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Photo essay: Families struggling to survive in Somalia

Photographer Mustafa Sayeed spent eight days with Save the Children UK in Somalia, meeting and capturing photographs of families whose lives have been torn apart by the brutal drought that has been crippling the region.

As the drought continues to worsen, more and more livestock — often a crucially important source of income for these families — fall ill and die.

Mustafa said, “These families are representative of the many Somali families across the Horn of Africa who are affected by this drought.

“Their livestock is their bank account – it is the currency that they depend on to live, and they have been watching their animals die in front of their eyes.”

Milgo’s story

Milgo and her four children have settled outside the town of Kiridh in search of greener pastures, but her livestock continue to struggle to survive in such unforgiving weather conditions.

Her children are displaying telltale signs of malnutrition – weight loss and weakened immune systems.

“We had over one hundred livestock and we are now left with around twenty,” she says. “But they are still dying around here, right now we need everything.

“We need food, water and supplies for our house.

“My children are sick, they all have colds and they are constantly coughing. We’re only able to feed them one meal of boiled rice each day.

“I feel hopeless seeing my children in this desperate situation.”

Muumina’s story

Muumina sits with her daughter-in-law Hayat and her three grandsons.

The young boys’ mother is sick in hospital, so Muumina is taking care of them. The family is currently living on land surrounding the airport in the city of Burao, Somaliland.

“As pastoralists we used to go through life with livestock,” she says. “But most of them have died now because of the drought. We came here to find water for them.”

“We used to have one hundred and ten sheep. We moved with sixty of them after the drought started, and we lost fifteen on the journey here.

Earlier this morning we took some sheep out to look for pasture and two of them couldn’t walk anymore, so we had to leave them behind.

“People are sick, kids are dying because of diarrhea and malnutrition. There are people in this area who have buried children here.”


Saado and her four children travelled from the drought-stricken eastern region of Somaliland after hundreds of her livestock died.

They’ve now settled in the west of the country near the town of Dilla.

Here, another hundred of her livestock have died and they are now left with fifty sheep and goats – all too weak to give milk or be sold at the local market.

They are currently down to eating one meal of rice a day and her youngest daughter has been diagnosed with malnutrition by a recent health screening.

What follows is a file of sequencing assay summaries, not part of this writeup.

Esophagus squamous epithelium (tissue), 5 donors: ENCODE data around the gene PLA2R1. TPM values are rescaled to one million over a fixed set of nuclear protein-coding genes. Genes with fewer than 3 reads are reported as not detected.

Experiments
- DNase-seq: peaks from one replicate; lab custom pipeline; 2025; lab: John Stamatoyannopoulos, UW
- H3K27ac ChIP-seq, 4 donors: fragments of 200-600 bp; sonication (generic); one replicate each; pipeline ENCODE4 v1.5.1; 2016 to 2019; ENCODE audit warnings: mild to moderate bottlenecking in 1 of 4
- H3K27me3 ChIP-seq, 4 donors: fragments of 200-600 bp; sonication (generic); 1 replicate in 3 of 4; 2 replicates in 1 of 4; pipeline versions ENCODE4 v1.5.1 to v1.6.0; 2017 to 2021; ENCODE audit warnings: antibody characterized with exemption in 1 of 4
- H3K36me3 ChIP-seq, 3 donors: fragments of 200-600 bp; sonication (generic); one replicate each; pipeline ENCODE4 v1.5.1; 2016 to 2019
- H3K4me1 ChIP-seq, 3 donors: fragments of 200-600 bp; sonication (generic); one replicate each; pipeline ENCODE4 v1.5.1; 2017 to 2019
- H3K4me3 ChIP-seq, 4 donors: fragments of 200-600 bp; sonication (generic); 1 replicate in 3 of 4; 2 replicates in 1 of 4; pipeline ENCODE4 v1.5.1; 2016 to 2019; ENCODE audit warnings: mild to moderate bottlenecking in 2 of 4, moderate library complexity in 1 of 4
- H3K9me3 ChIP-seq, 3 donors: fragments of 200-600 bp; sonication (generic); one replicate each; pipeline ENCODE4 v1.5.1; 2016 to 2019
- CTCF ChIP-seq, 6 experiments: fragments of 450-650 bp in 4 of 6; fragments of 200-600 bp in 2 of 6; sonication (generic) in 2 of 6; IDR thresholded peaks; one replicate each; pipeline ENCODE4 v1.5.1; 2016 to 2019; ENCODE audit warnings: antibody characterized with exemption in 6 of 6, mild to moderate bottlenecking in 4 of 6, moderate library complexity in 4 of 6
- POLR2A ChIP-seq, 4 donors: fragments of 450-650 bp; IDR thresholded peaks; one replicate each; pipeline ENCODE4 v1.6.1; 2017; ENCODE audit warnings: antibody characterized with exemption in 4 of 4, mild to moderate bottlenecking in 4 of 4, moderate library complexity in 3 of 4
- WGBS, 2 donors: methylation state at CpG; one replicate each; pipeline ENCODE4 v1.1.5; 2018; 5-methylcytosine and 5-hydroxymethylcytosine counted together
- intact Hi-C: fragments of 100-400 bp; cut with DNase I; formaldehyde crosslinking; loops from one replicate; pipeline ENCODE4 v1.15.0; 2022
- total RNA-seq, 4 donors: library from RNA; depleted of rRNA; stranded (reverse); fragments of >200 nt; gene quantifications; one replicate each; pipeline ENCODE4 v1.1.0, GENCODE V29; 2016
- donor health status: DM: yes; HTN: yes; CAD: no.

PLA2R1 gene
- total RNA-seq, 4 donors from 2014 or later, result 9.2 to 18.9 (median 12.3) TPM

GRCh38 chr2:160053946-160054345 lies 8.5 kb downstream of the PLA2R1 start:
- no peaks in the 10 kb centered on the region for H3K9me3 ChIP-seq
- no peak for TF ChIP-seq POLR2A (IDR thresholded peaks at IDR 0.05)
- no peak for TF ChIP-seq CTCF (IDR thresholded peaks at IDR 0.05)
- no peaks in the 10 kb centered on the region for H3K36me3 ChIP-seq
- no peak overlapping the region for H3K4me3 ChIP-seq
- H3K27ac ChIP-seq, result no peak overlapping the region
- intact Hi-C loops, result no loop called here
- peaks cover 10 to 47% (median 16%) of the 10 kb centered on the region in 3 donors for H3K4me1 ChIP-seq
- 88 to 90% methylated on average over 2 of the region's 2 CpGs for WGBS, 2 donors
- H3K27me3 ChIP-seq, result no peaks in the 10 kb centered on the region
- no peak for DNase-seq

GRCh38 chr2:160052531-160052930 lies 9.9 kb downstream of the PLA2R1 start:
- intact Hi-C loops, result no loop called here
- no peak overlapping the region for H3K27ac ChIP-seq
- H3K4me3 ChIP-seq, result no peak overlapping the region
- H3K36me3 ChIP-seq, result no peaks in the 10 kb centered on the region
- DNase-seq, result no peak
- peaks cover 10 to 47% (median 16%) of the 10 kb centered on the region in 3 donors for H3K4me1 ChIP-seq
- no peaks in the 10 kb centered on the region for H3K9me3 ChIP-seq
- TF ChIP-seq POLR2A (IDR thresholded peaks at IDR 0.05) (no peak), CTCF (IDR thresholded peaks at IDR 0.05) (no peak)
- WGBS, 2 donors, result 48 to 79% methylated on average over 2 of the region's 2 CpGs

“Our biggest need now is food,” says Saado. “We need food so that my children can get stronger.”

Hodan and Harun

Hodan, a mother of five, holds her two year old son Harun in her lap in the town of Kiridh, Somaliland.

Harun went blind following a bout of illness as an infant and he is now suffering from severe malnutrition.

The nearest hospital is several hours away, and Hodan, who has lost over half of her cattle to the drought, is struggling to feed her children or find treatment for Harun.

Amina and Ayan

Grandmother Amina stands with her granddaughter, Ayan, in front of a makeshift shelter in an informal settlement outside the town of Yogoori, Somaliland.

They came here to live after losing their livestock to the drought.

“Our family had several hundred livestock but only twenty have survived the drought,” says Amina.

Indhodeeq’s story














Indhodeeq with a granddaughter in her lap, flanked by her husband Noor, and her daughter, Hodan, who fell ill after recently giving birth.

After losing over a hundred of their animals to the drought, they too were forced to abandon their life as rural herders and seek refuge in the town of Kiridh, Somaliland.

They were given this small shed to live in by well-wishers in the town.

“Our immediate needs are food and water,” she says, “and a proper shelter for the children to live in.”

Indhodeeq also received a cash transfer from Save the Children which she used to buy food, milk, and medicine for the family.

Mariam’s story

Mariam, in green, sits with her daughter Sahra and Sahra’s two children in a makeshift settlement on the outskirts of the city of Burao.

“We came here with 120 livestock and now we only have 29 sheep and six goats,” she says.

Mariam’s grandson from another daughter recently died after suffering from diarrhoea and she has another grandson who is now in hospital in Burao.

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All photos taken by Mustafa Sayeed.

Some names changed to protect identities.


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